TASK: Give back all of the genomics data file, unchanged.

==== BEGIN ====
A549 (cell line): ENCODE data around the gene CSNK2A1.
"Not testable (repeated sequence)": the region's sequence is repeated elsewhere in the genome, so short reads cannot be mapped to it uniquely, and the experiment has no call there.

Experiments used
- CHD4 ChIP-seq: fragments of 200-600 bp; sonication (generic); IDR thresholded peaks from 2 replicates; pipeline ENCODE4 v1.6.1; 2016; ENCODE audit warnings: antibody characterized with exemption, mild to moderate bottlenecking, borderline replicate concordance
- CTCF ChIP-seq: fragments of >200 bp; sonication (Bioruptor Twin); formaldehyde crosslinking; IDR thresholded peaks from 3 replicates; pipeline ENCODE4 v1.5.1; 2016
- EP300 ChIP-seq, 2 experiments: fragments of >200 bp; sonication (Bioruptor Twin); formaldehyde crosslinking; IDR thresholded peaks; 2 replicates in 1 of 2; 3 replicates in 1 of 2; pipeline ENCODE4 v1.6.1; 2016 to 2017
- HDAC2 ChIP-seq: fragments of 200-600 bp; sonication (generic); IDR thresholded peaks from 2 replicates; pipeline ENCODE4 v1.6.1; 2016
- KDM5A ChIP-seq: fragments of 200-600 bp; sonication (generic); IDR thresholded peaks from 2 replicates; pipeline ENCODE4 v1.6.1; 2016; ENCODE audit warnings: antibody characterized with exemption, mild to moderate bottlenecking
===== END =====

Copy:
A549 (cell line): ENCODE data around the gene CSNK2A1.
"Not testable (repeated sequence)": the region's sequence is repeated elsewhere in the genome, so short reads cannot be mapped to it uniquely, and the experiment has no call there.

Experiments used
- CHD4 ChIP-seq: fragments of 200-600 bp; sonication (generic); IDR thresholded peaks from 2 replicates; pipeline ENCODE4 v1.6.1; 2016; ENCODE audit warnings: antibody characterized with exemption, mild to moderate bottlenecking, borderline replicate concordance
- CTCF ChIP-seq: fragments of >200 bp; sonication (Bioruptor Twin); formaldehyde crosslinking; IDR thresholded peaks from 3 replicates; pipeline ENCODE4 v1.5.1; 2016
- EP300 ChIP-seq, 2 experiments: fragments of >200 bp; sonication (Bioruptor Twin); formaldehyde crosslinking; IDR thresholded peaks; 2 replicates in 1 of 2; 3 replicates in 1 of 2; pipeline ENCODE4 v1.6.1; 2016 to 2017
- HDAC2 ChIP-seq: fragments of 200-600 bp; sonication (generic); IDR thresholded peaks from 2 replicates; pipeline ENCODE4 v1.6.1; 2016
- KDM5A ChIP-seq: fragments of 200-600 bp; sonication (generic); IDR thresholded peaks from 2 replicates; pipeline ENCODE4 v1.6.1; 2016; ENCODE audit warnings: antibody characterized with exemption, mild to moderate bottlenecking